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Behavioral economics: A methodological note

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  • Etzioni, Amitai
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    Abstract

    When a theory faces a set of facts that are not compatible with its key assumptions, there are several ways it might respond. In response to the challenge posed by behavioral economics, neoclassical economics has attempted numerous different approaches. After briefly reviewing these responses, this paper turns to argue in favor of one of them.

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    File URL: http://www.sciencedirect.com/science/article/B6V8H-4XCYJ8R-1/2/34e56aa7cdefb65b93d946fd997da64e
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    Bibliographic Info

    Article provided by Elsevier in its journal Journal of Economic Psychology.

    Volume (Year): 31 (2010)
    Issue (Month): 1 (February)
    Pages: 51-54

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    Handle: RePEc:eee:joepsy:v:31:y:2010:i:1:p:51-54

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    Web page: http://www.elsevier.com/locate/joep

    Related research

    Keywords: Behavioral economics Neoclassical economics Economic theory Rational behavior Economic methodology;

    References

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    Please report citation or reference errors to , or , if you are the registered author of the cited work, log in to your RePEc Author Service profile, click on "citations" and make appropriate adjustments.:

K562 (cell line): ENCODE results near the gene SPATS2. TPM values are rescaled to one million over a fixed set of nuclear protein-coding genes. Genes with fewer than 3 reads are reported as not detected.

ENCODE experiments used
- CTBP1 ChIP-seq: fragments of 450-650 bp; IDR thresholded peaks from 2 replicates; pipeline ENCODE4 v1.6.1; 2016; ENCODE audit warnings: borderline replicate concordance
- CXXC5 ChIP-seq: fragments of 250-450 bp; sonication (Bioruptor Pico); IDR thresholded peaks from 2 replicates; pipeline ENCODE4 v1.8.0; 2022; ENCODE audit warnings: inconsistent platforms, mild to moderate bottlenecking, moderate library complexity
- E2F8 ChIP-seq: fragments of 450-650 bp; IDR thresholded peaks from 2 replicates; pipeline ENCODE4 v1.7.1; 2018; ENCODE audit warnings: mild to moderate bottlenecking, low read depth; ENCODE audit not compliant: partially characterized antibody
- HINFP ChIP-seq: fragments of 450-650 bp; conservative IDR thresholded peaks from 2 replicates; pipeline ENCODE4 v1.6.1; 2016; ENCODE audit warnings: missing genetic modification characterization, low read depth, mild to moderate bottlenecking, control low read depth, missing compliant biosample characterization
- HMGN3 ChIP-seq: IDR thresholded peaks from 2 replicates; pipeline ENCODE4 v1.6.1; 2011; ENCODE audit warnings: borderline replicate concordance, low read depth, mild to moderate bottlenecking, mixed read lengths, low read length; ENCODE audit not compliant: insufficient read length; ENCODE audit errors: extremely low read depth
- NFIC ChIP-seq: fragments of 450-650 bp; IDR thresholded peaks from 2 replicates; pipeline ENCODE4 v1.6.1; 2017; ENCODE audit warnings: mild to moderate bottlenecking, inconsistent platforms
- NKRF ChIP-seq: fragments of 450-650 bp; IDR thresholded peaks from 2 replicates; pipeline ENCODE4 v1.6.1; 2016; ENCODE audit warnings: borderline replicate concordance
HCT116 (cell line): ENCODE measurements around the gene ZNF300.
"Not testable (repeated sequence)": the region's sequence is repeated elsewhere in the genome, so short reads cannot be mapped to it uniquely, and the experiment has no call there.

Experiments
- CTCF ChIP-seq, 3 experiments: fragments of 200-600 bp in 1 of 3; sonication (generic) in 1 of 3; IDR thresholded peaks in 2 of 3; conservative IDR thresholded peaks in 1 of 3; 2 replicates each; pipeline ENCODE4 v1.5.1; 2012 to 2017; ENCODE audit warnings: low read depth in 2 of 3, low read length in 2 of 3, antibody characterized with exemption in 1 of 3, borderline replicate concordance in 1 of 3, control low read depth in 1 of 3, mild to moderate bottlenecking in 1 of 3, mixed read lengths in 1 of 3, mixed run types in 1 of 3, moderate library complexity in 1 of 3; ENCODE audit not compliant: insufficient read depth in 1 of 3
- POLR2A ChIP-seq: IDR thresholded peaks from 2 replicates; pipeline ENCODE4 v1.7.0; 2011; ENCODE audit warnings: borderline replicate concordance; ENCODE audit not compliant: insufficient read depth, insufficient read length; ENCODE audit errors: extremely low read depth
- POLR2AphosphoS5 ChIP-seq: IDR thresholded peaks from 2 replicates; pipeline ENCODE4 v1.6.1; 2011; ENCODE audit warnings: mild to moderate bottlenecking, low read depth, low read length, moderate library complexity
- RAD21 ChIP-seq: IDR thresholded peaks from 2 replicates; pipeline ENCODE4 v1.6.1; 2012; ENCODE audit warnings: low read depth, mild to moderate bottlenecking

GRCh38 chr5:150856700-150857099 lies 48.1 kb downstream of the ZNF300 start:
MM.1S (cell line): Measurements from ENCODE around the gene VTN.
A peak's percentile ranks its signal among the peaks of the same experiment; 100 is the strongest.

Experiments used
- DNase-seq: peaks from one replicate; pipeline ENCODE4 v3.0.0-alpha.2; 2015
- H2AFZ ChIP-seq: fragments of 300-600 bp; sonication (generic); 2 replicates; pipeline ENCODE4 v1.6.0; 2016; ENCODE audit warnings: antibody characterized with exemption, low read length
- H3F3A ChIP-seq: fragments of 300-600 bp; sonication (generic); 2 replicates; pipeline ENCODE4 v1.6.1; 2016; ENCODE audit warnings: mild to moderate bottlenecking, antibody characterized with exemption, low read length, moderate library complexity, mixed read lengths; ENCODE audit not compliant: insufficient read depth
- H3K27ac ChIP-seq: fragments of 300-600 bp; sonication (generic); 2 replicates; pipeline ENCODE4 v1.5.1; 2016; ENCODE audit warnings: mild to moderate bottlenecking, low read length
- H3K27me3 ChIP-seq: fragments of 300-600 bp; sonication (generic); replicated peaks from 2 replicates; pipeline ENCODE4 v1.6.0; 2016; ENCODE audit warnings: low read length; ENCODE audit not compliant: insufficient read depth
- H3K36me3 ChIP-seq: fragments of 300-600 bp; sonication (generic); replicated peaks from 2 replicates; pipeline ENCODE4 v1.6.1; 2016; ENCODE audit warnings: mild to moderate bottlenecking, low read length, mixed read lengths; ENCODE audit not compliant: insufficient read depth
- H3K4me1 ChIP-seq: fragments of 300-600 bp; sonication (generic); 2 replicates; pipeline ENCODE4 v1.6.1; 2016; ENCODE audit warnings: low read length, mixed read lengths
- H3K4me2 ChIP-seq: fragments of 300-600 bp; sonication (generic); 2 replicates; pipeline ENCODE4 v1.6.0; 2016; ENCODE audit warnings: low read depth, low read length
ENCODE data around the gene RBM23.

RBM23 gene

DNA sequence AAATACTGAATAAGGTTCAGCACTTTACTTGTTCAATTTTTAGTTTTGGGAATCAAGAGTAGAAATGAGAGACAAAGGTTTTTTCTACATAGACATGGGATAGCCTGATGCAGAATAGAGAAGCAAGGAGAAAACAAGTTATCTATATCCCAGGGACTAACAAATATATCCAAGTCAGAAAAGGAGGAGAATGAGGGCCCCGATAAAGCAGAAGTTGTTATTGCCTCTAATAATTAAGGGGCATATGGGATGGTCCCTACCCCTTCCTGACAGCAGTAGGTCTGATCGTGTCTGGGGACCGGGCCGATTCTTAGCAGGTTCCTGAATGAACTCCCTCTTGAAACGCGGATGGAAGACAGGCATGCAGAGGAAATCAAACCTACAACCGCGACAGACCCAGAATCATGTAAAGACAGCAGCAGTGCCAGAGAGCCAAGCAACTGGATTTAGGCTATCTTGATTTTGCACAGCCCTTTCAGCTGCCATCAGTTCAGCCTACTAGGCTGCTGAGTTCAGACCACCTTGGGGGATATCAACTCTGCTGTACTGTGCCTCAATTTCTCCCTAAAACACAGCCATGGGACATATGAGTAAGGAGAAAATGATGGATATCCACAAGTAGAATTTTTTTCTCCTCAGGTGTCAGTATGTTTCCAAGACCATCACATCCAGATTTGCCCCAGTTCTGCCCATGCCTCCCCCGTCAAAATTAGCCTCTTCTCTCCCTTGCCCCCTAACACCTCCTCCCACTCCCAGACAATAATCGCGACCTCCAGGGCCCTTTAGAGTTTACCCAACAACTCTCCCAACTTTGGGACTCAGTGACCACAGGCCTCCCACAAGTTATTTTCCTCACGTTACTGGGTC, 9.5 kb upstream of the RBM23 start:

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    1. Anthony Downs, 1957. "An Economic Theory of Political Action in a Democracy," Journal of Political Economy, University of Chicago Press, vol. 65, pages 135.
    2. Cipriani Marco & Guarino Antonio, 2008. "Herd Behavior and Contagion in Financial Markets," The B.E. Journal of Theoretical Economics, De Gruyter, vol. 8(1), pages 1-56, October.
    3. Gary S. Becker, 1974. "Crime and Punishment: An Economic Approach," NBER Chapters, in: Essays in the Economics of Crime and Punishment, pages 1-54 National Bureau of Economic Research, Inc.
    4. Rabin, Matthew, 1993. "Incorporating Fairness into Game Theory and Economics," American Economic Review, American Economic Association, vol. 83(5), pages 1281-1302, December.
    5. Marco Cipriani & Antonio Guarino, 2005. "Herd Behavior in a Laboratory Financial Market," American Economic Review, American Economic Association, vol. 95(5), pages 1427-1443, December.
    6. George J. Stigler, 1961. "The Economics of Information," Journal of Political Economy, University of Chicago Press, vol. 69, pages 213.
    7. Daniel Kahneman, 2003. "Maps of Bounded Rationality: Psychology for Behavioral Economics," American Economic Review, American Economic Association, vol. 93(5), pages 1449-1475, December.
    8. Stigler, George J & Becker, Gary S, 1977. "De Gustibus Non Est Disputandum," American Economic Review, American Economic Association, vol. 67(2), pages 76-90, March.
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    Blog mentions

    As found by EconAcademics.org, the blog aggregator for Economics research:
    1. Behavioral economics: A methodological note
      by Alessandro Cerboni in Knowledge Team on 2013-12-31 19:16:09
    Citations are extracted by the CitEc Project, subscribe to its RSS feed for this item.
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    Cited by:
    1. Charles G. Leathers & J. Patrick Raines, 2012. "Intuitive psychology, natural experiments, and the Greenspan-Bernanke conceptual framework for responding to financial crises," International Journal of Social Economics, Emerald Group Publishing, vol. 39(4), pages 281-295, March.

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